When I write in critique of the seemingly perpetual need to accumulate that dominates the Western mentality, I am still surprised how many God-loving and faithful Christians are convinced that this is only a concern of Godless communists. I’m fully aware of the ways that contemporary politics have controlled the concerns of Christians on the left and the right. Parsing out which policies to support from the various partisan options is difficult work. It is common for Christians in America that defend traditional notions of marriage and pro-life policies to also find themselves defending economic policies that put the poorest and most vulnerable citizens at risk for the sake of economic production. How are we supposed to make sense of Christian men and women that defend the accumulation of wealth as a biblical ideal?
What would the greatest theologian in the history of the Church say to Americans on a day soaked with nationalism? This may seem like an odd question, but the parallels between Augustine’s place in the Roman Empire and ours in the United States are so plentiful that his wisdom is worth our attention. [Read more…]
I don’t know any pastors or church leaders that want the ministry of their church to be a flash in the pan for the spiritual lives of disenfranchised sometimes church-goers. We all say that we want a ministry that lasts, even into eternity. But somehow many of us still resort to microwaving discipleship and producing worship services. [Read more…]
Arguments that restrict women from leadership devalue womanhood and question the calling these women have to pastoral ministry. As I have defended my work on the biblical and theological support for women in ministry, I’ve learned that these implications may not even be the most hurtful thing that is said to these women.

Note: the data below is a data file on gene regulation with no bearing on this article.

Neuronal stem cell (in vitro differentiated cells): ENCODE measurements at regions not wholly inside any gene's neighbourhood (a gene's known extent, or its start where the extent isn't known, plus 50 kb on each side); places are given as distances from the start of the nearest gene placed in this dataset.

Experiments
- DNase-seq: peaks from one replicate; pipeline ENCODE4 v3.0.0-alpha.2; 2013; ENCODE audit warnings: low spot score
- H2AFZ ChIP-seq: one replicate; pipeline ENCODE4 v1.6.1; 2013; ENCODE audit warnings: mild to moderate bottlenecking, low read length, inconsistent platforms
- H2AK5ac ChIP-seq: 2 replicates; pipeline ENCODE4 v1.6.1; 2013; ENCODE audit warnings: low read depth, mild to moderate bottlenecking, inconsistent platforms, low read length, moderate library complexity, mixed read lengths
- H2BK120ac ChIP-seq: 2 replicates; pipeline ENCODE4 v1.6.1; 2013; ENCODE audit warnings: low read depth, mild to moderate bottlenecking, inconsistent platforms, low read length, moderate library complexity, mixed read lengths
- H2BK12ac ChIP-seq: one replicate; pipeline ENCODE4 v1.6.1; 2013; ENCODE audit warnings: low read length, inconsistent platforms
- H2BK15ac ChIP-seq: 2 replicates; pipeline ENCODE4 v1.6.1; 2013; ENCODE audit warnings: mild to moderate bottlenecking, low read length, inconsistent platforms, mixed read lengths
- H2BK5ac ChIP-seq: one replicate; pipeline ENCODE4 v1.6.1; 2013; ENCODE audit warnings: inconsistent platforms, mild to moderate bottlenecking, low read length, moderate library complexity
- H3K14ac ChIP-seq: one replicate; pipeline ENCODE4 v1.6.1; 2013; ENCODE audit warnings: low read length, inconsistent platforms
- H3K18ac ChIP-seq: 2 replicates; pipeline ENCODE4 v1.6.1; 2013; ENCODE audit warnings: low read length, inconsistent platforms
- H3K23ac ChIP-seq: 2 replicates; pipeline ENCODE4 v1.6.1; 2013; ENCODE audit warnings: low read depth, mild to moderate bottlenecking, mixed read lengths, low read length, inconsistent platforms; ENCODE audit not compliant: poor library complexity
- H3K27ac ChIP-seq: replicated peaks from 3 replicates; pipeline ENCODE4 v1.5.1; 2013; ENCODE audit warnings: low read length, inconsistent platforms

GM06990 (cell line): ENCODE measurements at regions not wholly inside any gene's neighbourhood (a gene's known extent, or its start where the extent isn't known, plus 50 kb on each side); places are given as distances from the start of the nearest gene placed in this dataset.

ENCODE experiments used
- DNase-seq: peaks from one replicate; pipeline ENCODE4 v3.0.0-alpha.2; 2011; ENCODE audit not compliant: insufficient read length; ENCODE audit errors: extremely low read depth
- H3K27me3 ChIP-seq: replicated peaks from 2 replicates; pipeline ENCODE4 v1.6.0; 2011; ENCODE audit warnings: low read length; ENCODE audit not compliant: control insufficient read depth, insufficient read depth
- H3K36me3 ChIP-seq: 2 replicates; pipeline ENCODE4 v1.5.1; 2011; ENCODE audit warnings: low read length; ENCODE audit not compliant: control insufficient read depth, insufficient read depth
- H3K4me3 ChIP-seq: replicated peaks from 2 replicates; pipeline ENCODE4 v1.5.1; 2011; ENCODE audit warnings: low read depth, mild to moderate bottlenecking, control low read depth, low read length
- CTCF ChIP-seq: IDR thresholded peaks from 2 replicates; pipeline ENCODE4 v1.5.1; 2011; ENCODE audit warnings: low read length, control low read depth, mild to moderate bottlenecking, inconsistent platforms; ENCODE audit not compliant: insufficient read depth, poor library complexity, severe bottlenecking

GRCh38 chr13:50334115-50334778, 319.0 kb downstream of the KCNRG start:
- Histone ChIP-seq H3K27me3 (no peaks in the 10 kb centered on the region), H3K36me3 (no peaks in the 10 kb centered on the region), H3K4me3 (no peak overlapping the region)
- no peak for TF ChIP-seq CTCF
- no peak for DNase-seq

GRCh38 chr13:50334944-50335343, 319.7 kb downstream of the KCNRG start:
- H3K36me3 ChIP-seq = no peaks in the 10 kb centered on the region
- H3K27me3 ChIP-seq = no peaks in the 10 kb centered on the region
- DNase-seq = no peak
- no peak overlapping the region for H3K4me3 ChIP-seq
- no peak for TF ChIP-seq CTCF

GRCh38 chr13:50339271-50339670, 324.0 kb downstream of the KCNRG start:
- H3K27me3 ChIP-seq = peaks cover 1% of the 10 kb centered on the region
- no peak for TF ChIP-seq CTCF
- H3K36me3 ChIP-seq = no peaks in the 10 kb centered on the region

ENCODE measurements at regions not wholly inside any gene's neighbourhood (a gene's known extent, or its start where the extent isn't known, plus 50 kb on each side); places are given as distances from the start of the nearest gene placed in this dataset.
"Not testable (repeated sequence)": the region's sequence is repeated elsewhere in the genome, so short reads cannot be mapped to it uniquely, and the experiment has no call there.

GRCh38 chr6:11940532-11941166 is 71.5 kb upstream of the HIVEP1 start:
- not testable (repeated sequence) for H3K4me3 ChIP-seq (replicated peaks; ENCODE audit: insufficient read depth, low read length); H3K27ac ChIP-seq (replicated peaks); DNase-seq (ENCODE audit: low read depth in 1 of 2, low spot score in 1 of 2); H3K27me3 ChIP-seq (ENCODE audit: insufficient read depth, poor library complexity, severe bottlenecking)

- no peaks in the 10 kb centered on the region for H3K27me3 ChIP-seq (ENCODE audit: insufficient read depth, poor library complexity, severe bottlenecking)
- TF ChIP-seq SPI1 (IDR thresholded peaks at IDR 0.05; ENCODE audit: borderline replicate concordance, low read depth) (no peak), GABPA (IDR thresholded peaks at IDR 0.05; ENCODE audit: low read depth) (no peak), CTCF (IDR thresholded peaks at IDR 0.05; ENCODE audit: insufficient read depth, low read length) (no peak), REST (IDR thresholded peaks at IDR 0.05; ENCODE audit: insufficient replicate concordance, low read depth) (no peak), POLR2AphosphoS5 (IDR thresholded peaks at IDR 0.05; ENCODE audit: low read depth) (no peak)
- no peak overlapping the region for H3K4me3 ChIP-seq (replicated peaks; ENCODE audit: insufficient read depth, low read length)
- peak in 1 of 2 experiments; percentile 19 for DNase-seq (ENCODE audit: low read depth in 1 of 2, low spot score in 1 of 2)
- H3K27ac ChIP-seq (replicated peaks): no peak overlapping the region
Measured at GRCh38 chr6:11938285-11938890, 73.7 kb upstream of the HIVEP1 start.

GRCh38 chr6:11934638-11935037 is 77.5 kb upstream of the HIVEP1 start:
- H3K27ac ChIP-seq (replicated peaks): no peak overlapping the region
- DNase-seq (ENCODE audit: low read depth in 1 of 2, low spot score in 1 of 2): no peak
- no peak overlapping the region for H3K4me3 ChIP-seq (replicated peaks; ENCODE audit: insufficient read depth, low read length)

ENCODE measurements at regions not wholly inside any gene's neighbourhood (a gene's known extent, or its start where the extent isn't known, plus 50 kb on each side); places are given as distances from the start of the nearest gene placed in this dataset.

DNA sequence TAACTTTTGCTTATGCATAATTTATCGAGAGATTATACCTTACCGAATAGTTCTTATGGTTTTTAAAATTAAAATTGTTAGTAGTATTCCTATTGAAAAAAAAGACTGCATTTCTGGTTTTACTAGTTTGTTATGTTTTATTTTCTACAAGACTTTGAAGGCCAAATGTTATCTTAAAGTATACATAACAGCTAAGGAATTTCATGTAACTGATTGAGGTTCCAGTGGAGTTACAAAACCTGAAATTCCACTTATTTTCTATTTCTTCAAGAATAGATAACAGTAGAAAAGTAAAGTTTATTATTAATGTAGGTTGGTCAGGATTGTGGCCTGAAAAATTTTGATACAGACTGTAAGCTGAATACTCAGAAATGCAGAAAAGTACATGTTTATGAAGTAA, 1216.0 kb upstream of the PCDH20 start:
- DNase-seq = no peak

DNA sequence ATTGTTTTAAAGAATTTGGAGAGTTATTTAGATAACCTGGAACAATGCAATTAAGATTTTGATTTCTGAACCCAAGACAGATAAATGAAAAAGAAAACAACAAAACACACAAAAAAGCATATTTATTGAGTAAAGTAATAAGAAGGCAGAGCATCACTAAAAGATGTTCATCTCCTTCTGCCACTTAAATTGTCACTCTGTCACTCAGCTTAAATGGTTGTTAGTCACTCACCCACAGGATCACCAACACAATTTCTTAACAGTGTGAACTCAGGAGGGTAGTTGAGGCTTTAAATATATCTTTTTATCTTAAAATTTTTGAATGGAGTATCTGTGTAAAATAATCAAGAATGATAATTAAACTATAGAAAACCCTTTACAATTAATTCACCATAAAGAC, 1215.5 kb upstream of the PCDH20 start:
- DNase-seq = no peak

For an update on how this church is handling women’s leadership today, see: 6,000 Person Megachurch Now Includes Women Elders/Pastors
Grace Community Church, an evangelical church of 6,000 worshipers just north of Indianapolis, reversed their position and came out in favor of women’s leadership at all levels this weekend in their public worship services.
I have heard from many women ministers over the last couple months. Overwhelmingly, the message is this: “Even though I’m in a denomination that ordains women, no one will hire me.” I am beginning to wonder if we don’t need an affirmative action program for the church.
A few weeks ago I wrote about the double standards that women leaders in the church face. Many of the women responded affirmatively to my comments that a woman’s appearance is scrutinized far more than her male colleagues.